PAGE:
Water Column Methylation in Estuaries

Friday, 19 December 2014: 8:30 AM
Amina Traore Schartup1, Ryan Calder1, Anne Laerke Soerensen2, Robert P Mason3, Prentiss H Balcom3 and Elsie M Sunderland1, (1)Harvard University, Cambridge, MA, United States, (2)Stockholm University, Department of Applied Environmental Science, Stockholm, Sweden, (3)University of Connecticut, Groton, CT, United States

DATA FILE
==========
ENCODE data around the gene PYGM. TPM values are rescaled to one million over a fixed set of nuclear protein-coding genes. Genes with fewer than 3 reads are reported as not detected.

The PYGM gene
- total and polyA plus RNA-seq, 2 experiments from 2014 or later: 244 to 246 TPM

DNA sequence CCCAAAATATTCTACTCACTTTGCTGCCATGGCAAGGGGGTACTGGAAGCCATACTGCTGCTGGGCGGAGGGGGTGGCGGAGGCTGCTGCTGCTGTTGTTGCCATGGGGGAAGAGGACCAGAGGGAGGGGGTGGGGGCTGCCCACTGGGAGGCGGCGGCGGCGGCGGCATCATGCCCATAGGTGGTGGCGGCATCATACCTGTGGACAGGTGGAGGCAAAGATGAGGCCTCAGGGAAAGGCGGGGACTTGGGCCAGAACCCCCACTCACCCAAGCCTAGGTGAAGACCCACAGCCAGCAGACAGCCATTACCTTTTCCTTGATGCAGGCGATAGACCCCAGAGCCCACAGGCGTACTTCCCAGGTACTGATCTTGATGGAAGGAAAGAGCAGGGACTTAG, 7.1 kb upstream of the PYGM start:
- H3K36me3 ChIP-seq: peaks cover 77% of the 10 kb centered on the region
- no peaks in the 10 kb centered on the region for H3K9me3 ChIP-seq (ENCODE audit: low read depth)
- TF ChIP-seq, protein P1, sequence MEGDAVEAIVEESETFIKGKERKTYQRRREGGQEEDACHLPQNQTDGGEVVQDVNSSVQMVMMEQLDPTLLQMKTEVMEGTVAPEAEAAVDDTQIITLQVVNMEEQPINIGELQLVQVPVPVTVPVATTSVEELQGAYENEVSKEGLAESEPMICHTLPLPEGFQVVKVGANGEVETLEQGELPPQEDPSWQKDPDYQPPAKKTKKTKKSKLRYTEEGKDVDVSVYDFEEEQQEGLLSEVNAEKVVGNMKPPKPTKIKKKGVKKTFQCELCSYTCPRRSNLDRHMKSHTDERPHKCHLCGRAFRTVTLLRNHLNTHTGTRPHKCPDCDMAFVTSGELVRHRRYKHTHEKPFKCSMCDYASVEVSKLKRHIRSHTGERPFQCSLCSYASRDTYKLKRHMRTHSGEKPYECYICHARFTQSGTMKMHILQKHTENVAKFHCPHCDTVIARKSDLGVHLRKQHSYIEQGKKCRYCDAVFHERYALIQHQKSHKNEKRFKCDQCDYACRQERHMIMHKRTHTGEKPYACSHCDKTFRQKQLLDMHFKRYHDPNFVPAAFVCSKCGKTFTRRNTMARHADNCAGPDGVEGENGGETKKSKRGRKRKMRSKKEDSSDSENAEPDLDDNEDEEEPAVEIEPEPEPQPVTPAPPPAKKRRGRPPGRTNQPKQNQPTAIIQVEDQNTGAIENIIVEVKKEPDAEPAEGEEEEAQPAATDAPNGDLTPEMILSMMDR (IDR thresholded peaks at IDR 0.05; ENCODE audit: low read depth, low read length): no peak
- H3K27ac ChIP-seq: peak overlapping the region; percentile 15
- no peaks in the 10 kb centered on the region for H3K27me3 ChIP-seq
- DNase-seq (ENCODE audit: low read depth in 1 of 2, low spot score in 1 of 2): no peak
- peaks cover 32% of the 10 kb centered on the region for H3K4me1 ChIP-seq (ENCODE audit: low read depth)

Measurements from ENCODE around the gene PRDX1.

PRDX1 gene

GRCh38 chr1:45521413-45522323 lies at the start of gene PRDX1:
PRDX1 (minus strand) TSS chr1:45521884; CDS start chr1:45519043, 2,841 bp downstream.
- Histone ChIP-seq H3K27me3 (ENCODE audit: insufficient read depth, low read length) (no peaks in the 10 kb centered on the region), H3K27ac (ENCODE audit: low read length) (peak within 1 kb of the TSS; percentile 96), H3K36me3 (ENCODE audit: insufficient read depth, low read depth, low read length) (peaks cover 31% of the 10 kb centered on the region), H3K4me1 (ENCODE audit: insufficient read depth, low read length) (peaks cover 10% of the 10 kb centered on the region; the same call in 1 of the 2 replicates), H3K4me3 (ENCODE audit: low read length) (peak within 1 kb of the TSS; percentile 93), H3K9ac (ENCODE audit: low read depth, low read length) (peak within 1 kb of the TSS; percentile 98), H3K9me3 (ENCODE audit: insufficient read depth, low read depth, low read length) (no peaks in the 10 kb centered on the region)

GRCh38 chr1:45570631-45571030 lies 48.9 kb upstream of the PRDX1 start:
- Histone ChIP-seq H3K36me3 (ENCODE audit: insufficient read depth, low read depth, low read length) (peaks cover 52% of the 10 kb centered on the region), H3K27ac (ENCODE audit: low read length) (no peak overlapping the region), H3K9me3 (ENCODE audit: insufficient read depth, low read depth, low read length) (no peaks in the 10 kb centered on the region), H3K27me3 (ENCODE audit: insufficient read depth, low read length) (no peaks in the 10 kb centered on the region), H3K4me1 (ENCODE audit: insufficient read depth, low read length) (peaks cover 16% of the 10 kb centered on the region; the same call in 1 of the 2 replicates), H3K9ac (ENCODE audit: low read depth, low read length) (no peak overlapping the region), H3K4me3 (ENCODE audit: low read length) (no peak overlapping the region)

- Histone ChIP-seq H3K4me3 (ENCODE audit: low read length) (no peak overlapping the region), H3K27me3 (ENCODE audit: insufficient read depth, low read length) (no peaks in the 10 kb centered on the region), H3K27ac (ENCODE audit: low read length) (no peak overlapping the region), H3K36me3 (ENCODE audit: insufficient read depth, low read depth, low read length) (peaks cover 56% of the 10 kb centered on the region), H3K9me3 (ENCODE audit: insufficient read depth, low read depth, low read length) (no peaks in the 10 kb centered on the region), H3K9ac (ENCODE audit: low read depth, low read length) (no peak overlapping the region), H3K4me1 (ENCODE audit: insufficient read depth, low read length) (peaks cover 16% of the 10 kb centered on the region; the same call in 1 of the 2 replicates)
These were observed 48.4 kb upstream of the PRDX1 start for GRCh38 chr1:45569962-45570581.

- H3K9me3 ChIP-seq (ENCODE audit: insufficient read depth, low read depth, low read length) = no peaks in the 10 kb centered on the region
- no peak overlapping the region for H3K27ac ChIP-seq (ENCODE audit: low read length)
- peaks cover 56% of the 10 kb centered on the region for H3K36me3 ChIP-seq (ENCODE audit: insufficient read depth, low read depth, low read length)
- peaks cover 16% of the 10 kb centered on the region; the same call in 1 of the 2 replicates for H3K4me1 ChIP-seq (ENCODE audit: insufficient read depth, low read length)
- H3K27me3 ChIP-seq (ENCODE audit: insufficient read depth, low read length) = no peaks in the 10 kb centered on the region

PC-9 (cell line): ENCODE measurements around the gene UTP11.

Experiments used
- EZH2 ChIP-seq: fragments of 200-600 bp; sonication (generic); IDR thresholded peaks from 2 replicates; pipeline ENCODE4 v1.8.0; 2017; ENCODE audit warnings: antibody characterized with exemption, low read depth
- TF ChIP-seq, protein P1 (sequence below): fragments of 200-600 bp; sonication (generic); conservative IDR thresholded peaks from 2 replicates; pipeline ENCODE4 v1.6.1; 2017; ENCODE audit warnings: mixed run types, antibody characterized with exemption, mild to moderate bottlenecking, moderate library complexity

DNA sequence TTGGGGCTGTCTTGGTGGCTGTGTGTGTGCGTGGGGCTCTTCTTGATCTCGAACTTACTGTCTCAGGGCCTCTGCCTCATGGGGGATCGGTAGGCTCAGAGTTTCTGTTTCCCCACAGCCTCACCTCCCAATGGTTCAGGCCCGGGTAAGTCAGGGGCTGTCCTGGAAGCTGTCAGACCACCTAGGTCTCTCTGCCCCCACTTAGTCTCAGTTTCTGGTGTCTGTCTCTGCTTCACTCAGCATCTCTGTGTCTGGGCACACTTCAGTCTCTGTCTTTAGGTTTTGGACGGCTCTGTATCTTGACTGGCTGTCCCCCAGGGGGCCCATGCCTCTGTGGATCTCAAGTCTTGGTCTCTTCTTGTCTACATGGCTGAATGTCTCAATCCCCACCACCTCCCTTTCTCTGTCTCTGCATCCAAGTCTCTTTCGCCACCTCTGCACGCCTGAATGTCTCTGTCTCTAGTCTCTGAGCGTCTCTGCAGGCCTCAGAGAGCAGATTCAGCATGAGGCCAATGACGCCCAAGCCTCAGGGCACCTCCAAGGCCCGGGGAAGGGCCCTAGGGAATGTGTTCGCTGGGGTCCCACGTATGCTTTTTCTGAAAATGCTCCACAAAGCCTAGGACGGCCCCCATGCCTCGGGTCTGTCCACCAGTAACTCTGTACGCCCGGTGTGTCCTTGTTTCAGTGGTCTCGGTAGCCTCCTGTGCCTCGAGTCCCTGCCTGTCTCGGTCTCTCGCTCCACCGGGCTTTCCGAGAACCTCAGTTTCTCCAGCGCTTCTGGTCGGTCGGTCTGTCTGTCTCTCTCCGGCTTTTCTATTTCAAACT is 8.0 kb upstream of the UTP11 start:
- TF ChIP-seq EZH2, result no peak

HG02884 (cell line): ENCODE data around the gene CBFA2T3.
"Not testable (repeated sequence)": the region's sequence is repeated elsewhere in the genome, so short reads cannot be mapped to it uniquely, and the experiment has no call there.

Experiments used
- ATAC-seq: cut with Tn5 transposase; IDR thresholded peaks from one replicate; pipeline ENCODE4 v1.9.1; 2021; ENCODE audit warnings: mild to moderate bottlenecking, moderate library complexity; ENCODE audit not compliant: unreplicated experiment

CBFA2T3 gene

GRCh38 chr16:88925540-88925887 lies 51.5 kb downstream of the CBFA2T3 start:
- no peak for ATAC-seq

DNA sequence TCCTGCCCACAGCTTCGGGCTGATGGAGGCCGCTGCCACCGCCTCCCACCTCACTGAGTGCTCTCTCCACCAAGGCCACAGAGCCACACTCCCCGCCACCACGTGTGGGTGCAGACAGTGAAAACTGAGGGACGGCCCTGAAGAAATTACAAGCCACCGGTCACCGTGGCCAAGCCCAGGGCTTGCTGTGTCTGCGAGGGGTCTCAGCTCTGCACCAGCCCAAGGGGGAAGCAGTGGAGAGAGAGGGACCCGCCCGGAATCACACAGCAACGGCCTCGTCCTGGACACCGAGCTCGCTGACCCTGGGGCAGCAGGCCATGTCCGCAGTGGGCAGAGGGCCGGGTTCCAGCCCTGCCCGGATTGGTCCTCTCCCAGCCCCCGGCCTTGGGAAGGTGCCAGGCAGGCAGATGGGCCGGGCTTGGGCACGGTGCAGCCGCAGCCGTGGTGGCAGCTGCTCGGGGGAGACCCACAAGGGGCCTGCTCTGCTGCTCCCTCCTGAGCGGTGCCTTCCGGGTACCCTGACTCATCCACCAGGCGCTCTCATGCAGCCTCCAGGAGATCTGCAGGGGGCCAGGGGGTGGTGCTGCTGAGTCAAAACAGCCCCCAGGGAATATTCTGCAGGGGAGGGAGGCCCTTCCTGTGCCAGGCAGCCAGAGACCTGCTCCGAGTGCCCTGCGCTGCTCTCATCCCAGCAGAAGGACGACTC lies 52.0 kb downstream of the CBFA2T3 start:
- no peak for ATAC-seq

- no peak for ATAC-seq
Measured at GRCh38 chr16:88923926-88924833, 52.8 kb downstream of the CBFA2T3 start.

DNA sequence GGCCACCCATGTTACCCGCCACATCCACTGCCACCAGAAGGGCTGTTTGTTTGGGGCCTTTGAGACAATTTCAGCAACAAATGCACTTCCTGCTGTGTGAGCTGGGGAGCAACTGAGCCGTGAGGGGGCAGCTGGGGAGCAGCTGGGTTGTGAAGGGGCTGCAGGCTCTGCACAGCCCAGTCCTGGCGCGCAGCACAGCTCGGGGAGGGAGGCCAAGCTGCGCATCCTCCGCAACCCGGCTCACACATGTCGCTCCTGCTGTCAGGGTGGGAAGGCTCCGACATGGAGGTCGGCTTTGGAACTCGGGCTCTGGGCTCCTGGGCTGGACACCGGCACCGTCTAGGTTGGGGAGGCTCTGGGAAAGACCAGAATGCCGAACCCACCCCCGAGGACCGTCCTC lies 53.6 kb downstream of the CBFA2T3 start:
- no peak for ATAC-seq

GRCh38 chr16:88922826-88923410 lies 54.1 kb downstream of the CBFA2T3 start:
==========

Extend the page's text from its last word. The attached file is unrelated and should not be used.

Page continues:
Methylmercury (MeHg) is a neurotoxin that bioaccumulates in aquatic food webs and affects humans and wildlife through fish consumption. Many studies have measured active methylation/demethylation in ocean margin sediments but few have reported similar rates for the marine water column. This presentation will review available evidence for water column methylation in estuaries, including new experimental measurements of methylation/demethylation rates from a deep subarctic fjord in Labrador Canada collected in Spring and Fall of 2012-2013. We used these and other data to construct a mass budget for MeHg in the estuary and show that water column methylation (with rates ranging from 1.5 to 2.8 % day-1), is the largest contributor, followed by inputs from rivers (4.9 mol year-1), to the in situ pool of MeHg available for uptake by biota. By contrast, the sediment in this system is a net sink for MeHg (-1.5 mol year-1). We discuss the relationship between observed MeHg and other ancillary environmental factors (organic carbon, sulfur and nutrients) as well as implications for the response time of fish to future changes in mercury inputs.